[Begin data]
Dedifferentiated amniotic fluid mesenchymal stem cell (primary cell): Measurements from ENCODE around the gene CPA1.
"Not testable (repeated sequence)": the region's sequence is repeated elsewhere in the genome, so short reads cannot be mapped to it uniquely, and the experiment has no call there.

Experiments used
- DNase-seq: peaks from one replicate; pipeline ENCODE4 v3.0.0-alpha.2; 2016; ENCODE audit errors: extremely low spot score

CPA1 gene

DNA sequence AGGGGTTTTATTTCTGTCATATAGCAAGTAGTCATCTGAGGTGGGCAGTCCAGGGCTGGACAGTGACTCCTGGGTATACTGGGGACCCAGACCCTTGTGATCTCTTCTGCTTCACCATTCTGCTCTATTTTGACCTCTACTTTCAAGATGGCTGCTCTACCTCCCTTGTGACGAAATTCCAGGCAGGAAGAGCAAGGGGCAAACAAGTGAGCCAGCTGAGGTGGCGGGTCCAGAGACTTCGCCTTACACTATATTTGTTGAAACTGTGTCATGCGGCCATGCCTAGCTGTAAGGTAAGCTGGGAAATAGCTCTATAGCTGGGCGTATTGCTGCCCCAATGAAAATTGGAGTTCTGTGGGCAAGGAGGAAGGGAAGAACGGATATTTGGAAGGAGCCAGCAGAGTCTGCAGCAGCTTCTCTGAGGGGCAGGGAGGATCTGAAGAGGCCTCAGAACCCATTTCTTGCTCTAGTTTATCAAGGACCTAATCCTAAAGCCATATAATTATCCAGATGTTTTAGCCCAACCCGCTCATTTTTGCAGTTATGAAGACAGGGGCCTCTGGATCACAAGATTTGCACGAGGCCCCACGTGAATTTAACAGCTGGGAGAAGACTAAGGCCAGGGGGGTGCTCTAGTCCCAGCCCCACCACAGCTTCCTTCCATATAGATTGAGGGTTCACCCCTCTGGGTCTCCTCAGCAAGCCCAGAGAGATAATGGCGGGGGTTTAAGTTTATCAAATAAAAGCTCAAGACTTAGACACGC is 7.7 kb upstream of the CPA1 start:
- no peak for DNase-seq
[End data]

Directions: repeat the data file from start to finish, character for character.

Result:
Dedifferentiated amniotic fluid mesenchymal stem cell (primary cell): Measurements from ENCODE around the gene CPA1.
"Not testable (repeated sequence)": the region's sequence is repeated elsewhere in the genome, so short reads cannot be mapped to it uniquely, and the experiment has no call there.

Experiments used
- DNase-seq: peaks from one replicate; pipeline ENCODE4 v3.0.0-alpha.2; 2016; ENCODE audit errors: extremely low spot score

CPA1 gene

DNA sequence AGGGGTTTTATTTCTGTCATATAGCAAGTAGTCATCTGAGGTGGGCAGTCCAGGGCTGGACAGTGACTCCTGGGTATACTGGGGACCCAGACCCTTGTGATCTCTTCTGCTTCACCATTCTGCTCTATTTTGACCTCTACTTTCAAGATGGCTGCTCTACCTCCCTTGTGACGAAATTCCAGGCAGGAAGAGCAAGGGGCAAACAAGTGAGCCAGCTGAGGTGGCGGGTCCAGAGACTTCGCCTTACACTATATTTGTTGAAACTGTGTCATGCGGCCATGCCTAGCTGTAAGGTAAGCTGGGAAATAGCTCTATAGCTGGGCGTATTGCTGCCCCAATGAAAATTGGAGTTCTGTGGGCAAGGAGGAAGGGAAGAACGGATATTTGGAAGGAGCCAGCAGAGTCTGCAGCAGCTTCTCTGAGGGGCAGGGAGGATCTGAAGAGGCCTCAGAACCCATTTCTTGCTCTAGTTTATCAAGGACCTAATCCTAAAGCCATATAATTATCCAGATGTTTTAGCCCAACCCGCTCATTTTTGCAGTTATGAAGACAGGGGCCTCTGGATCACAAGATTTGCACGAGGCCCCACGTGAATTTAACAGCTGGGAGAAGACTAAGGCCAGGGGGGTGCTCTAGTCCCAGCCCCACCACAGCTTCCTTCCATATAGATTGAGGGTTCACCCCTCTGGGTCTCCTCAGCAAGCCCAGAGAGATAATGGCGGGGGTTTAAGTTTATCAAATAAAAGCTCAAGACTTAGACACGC is 7.7 kb upstream of the CPA1 start:
- no peak for DNase-seq